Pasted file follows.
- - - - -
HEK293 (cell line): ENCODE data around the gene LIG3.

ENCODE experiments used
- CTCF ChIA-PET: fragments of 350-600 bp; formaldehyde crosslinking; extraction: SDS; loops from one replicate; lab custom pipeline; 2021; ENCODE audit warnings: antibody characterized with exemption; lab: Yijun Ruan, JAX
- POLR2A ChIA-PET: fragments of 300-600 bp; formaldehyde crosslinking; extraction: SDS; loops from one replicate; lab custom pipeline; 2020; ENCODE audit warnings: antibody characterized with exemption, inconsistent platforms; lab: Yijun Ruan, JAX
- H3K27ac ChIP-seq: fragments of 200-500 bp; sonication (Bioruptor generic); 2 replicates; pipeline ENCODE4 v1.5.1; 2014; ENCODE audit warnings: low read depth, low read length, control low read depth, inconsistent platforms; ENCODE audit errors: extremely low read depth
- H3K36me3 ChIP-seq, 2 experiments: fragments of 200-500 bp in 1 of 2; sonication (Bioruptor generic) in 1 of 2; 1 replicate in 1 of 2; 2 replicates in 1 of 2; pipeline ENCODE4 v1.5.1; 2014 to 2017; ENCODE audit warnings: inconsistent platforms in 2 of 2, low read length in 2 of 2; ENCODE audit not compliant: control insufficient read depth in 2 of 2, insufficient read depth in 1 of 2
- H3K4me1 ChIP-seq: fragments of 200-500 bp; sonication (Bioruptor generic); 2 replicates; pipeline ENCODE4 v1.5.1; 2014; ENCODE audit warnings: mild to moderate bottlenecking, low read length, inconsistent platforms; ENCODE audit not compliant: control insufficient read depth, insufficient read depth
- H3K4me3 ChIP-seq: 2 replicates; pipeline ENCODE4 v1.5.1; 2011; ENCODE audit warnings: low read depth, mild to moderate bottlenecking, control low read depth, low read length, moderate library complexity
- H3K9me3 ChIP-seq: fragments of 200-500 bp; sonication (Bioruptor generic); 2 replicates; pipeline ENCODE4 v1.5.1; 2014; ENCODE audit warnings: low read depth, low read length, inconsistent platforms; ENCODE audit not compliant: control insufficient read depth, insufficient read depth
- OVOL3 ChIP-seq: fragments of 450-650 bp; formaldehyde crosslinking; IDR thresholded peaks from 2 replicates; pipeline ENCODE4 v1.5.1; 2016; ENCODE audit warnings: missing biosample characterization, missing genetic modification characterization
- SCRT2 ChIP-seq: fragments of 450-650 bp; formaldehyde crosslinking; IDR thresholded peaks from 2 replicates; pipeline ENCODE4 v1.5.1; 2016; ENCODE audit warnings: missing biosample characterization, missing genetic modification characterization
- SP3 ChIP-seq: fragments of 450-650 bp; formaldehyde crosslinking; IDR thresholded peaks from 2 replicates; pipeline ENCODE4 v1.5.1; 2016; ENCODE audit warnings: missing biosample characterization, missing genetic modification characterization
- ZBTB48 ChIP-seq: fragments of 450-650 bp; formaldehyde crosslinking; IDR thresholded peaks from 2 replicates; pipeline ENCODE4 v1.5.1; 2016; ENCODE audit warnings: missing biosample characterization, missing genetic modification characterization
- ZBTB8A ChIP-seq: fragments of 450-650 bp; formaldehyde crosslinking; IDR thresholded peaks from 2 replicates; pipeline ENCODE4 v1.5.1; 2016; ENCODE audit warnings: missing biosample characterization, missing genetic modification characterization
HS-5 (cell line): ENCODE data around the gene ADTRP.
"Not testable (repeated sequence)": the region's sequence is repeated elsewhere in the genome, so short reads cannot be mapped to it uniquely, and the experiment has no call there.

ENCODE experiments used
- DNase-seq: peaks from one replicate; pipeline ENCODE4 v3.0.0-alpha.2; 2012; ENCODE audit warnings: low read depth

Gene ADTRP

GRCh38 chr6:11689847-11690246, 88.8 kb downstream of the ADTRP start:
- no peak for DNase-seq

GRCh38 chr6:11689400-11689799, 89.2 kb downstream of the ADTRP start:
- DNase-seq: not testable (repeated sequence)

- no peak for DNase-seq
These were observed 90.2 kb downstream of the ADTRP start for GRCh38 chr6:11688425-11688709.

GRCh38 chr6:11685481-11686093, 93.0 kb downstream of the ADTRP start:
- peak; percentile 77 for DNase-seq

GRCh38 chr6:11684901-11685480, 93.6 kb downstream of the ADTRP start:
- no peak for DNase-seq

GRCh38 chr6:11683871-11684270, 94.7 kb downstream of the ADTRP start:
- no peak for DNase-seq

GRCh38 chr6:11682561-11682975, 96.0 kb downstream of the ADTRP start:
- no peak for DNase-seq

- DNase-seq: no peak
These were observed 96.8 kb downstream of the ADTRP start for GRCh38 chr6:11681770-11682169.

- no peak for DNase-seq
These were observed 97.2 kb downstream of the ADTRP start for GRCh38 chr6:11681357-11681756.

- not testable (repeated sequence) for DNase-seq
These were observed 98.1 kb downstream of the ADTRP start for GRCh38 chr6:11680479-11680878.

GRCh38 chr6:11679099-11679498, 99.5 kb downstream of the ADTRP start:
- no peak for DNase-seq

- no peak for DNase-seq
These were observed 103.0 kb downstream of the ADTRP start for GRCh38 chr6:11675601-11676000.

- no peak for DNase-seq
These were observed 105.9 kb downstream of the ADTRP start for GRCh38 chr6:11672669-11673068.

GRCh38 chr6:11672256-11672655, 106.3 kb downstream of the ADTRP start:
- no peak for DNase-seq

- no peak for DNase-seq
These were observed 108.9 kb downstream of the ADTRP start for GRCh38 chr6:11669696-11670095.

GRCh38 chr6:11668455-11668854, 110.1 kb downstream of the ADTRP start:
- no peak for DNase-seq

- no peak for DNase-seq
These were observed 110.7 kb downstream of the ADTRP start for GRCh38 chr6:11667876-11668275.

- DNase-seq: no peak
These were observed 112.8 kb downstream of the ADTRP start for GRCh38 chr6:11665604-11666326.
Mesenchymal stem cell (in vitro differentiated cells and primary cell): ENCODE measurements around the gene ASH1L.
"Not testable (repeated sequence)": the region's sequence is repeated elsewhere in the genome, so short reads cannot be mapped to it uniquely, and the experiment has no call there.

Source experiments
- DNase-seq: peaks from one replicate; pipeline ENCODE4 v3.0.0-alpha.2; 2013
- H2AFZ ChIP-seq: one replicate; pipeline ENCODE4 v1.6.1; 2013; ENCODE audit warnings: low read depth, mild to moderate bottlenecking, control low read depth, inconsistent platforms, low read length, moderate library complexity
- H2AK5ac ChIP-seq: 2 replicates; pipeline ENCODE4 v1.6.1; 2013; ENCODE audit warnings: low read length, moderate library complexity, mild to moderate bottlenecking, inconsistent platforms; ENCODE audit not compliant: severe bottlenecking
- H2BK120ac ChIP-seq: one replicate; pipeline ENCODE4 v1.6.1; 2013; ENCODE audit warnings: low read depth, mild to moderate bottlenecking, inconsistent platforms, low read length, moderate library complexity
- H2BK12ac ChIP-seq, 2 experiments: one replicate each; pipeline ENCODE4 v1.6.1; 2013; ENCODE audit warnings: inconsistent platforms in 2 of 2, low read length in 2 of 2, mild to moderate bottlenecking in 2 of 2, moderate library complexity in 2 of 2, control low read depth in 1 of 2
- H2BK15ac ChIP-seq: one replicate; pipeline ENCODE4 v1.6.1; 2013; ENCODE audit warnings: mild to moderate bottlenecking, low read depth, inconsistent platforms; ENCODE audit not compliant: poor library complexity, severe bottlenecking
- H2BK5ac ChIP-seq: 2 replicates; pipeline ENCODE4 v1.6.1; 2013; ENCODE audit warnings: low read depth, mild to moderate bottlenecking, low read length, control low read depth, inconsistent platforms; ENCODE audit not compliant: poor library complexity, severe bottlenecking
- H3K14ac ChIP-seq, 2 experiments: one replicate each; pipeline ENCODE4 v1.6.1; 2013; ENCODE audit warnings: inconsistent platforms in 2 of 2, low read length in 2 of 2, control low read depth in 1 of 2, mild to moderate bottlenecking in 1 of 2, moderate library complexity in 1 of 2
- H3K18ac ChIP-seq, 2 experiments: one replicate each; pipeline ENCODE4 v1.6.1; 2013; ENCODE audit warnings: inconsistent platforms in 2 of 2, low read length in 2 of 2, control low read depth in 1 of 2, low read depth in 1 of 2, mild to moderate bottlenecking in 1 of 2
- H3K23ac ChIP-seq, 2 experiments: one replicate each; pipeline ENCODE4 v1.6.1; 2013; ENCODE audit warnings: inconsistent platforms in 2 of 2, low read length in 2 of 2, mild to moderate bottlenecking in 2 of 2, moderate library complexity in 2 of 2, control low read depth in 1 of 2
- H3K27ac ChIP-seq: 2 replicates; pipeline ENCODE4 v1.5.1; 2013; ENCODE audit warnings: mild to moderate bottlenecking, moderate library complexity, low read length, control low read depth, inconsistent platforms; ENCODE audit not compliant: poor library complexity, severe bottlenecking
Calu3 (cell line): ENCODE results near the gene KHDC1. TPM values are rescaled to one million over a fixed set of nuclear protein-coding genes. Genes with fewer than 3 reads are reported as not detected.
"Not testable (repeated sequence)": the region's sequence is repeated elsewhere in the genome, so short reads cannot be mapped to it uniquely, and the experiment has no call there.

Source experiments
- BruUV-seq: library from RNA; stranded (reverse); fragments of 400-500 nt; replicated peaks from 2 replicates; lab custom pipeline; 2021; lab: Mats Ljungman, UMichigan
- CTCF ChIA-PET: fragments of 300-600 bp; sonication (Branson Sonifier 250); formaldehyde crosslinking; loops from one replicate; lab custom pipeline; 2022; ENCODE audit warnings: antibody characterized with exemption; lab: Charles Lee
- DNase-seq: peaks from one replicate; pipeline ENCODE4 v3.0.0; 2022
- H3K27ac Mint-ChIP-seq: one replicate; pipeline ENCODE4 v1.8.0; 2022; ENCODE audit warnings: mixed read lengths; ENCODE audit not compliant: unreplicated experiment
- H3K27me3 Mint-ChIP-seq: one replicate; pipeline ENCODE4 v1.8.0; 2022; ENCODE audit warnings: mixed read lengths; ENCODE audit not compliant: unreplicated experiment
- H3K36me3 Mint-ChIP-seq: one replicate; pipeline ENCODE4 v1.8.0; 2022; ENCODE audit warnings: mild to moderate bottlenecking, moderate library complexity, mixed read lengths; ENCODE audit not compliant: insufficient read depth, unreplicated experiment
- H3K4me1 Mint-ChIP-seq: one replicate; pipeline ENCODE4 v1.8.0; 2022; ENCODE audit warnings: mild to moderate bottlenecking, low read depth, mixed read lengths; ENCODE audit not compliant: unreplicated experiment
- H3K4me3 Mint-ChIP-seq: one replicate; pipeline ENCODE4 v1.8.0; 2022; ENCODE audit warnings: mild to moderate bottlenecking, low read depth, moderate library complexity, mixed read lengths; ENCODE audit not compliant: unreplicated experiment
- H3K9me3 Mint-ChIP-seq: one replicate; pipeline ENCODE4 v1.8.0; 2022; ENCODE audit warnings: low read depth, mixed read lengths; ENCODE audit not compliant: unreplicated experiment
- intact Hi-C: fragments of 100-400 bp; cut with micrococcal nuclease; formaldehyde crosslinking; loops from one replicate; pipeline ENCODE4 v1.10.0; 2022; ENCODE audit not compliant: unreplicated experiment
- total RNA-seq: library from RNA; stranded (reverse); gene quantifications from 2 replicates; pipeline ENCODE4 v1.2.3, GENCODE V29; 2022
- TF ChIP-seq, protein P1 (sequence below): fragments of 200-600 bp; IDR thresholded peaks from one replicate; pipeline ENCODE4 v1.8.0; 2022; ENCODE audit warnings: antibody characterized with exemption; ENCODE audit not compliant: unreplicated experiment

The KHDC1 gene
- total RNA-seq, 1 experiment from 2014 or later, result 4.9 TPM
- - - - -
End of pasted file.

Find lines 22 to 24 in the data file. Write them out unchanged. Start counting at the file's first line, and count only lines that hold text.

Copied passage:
GRCh38 chr6:11689400-11689799, 89.2 kb downstream of the ADTRP start:
- DNase-seq: not testable (repeated sequence)

- no peak for DNase-seq